Lucky for me the Frankfort snowplow had not yet come by to fill the driveway with a block worth of snow moving at forty miles per hour. My trusty Honda, inherited from my son who moved to snow-less Houston, moved right through the powdery stuff. The temp measured 31.4 degrees F at my front porch.

I had about 90% of the driveway completed when I noticed the snow was no longer flying out the chute. Instead, it packed into the chute and didn’t clean very well at all. The temperature was now above 32 degrees and the snow was, as we used to say as kids, “good packing.” That meant it is perfect for making snowballs and snow men.

It took about an hour to finish the drive and the walk in front of my house and the walks in front of the neighbors on each side of me. A few years ago, this would have taken me less than forty minutes and I would have had a great workout. This time, it took much longer and it tired me out completely. That is Nature’s way of telling me that the old bod’ ain’t what it was a few years ago. I guess it is the result of too many glasses of Cabernet and endless hours in front of the computer doing absolutely nothing.

After clearing the front, I tackled the patio to gain access to the bird feeders. There wasn’t a single dove, cardinal, or sparrow in sight. Must be the snow, I thought, until I heard the screeching call of a hawk. He sat in a tree observing the action around the feeders. I reveled at the sound of his call as he obstinately stayed perched and screeching high above me. I was shoveling a path around the post feeder and the hanging feeder at the window when I spotted Grandma Peggy peering out keeping the hawk under surveillance. Now that’s neat, a predator observing his prey while being observed by a constable protecting the prey. The look on Peggy’s face was enough to scare any hawk from the area.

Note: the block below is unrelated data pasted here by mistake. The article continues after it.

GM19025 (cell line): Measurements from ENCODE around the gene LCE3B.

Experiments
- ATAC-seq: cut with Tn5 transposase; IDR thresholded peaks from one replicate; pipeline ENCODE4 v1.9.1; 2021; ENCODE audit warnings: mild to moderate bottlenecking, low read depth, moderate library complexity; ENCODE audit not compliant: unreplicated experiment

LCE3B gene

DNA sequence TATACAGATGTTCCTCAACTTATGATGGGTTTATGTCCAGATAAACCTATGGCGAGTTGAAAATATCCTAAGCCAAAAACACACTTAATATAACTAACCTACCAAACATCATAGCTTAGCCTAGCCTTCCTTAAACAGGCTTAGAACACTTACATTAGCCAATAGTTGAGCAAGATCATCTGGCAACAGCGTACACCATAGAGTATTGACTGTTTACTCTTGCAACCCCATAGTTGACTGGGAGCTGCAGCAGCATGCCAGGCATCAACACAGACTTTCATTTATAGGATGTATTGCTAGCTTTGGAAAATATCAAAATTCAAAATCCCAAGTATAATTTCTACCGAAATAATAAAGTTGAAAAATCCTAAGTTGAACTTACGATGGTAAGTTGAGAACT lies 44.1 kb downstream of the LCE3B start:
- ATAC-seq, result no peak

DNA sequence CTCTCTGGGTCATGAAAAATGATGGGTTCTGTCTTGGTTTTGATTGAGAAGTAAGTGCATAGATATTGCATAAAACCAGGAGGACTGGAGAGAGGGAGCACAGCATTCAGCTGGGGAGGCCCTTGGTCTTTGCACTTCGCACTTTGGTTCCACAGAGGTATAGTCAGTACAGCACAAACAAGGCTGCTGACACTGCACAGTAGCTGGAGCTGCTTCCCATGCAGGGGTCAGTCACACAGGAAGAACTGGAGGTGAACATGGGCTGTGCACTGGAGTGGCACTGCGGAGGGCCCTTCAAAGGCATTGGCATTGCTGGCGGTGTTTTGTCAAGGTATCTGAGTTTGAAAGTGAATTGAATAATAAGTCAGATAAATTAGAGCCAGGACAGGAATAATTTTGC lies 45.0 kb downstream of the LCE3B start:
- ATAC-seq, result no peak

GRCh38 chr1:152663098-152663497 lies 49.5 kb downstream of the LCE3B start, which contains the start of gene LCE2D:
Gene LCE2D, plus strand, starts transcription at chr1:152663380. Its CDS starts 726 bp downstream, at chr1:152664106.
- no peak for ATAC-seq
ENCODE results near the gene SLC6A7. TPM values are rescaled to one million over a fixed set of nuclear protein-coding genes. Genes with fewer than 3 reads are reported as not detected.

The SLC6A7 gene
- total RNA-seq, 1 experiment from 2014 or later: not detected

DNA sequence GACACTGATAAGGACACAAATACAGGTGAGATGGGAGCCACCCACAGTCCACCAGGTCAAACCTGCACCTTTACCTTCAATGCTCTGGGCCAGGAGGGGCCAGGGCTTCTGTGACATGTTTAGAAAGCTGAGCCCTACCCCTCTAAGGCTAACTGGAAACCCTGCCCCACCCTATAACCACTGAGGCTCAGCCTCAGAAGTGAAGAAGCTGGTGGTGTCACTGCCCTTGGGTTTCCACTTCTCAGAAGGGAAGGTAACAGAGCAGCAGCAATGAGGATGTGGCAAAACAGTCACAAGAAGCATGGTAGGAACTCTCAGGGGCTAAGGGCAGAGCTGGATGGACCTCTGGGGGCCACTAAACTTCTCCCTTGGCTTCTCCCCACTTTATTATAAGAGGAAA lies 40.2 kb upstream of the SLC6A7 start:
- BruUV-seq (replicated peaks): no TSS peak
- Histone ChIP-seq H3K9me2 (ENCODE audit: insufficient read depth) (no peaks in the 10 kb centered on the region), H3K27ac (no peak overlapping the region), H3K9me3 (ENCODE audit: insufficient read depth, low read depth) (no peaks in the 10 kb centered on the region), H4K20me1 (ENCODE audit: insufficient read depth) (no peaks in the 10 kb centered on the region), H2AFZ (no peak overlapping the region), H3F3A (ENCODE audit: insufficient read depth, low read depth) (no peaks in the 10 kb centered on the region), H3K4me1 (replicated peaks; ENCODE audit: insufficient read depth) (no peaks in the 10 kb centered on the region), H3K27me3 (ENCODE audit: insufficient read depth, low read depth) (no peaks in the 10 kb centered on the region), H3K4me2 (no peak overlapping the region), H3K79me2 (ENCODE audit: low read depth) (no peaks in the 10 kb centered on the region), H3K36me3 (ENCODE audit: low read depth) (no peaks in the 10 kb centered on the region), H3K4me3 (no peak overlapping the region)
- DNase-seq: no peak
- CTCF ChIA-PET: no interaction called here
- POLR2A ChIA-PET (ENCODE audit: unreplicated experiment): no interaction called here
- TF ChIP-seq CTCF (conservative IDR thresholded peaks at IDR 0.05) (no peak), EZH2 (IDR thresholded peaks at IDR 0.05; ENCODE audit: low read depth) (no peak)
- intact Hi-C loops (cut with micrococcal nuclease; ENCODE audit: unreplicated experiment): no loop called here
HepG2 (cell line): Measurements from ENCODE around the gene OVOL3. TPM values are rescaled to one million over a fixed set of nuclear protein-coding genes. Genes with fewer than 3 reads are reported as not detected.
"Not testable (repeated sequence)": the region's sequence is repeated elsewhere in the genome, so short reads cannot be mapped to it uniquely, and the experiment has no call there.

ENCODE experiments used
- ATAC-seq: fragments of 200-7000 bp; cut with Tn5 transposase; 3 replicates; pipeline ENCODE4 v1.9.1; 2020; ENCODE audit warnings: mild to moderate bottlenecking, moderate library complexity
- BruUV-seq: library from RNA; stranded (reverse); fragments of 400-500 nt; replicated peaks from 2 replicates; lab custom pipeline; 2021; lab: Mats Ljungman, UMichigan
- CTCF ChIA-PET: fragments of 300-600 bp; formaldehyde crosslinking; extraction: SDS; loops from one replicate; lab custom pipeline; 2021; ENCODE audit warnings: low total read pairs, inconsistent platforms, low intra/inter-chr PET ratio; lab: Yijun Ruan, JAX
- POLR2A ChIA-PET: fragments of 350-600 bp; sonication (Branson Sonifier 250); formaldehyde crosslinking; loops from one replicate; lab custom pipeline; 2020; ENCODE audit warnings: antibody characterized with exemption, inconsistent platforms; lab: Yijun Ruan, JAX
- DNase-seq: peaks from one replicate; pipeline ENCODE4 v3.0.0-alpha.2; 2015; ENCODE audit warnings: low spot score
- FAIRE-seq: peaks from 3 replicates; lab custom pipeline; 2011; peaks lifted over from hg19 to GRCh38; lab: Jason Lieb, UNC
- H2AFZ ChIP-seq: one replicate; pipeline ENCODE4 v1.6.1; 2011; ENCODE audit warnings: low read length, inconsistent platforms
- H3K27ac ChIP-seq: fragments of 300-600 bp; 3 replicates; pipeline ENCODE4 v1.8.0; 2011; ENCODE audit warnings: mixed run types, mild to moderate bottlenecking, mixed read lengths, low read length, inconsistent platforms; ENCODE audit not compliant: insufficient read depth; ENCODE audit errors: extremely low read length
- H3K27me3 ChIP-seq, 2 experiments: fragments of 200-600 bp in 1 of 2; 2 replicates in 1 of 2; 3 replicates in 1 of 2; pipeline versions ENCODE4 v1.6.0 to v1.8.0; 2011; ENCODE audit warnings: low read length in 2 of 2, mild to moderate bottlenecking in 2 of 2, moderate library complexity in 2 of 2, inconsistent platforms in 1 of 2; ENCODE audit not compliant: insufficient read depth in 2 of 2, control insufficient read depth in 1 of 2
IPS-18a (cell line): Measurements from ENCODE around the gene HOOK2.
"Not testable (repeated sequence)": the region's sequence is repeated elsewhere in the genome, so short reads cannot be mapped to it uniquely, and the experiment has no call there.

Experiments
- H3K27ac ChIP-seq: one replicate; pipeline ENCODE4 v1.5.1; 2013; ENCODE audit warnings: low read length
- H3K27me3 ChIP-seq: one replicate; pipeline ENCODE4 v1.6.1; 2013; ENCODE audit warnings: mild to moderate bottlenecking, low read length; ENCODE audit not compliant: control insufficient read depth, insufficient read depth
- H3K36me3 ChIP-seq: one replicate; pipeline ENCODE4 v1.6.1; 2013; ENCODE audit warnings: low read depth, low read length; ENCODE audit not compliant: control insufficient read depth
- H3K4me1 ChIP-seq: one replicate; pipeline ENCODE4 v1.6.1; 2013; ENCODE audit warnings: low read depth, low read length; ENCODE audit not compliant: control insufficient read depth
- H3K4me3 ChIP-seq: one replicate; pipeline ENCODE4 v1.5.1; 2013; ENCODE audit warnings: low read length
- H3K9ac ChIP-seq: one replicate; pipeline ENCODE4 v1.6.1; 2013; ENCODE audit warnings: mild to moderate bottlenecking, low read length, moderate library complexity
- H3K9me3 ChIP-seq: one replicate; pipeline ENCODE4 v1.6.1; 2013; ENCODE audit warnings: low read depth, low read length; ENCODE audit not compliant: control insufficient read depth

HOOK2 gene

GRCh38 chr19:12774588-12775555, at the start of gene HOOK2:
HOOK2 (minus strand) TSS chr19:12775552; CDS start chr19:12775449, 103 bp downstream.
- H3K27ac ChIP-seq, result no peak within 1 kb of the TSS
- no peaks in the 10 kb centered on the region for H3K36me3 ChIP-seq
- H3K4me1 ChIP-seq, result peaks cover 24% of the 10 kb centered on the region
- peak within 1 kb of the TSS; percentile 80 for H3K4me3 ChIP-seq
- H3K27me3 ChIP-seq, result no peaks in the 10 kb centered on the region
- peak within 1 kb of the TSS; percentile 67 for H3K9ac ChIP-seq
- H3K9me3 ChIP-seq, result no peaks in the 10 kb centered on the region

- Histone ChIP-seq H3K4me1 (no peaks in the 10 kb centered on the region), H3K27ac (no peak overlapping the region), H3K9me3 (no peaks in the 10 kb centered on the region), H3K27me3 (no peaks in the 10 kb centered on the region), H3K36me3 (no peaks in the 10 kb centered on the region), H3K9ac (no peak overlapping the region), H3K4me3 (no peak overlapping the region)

I took some pictures with my phone and declared the 2013 Monet Vision had finally achieved a state of  beauty worthy of talking about. Remember, Churchill said, “never, never, never, never give up.” I’m glad I didn’t because the garden finally looks good.

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2013 Monet Vision in December looking at the waterlessfall

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The Hawk keeps surveilance

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Snow Angel

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2013 Monet Vision in December looking at the bird tower

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Grandma Peggy keeps her eye on the hawk

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Front Drive

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Walkways

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My flag Flies Everyday

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2013 Monet Vision September reference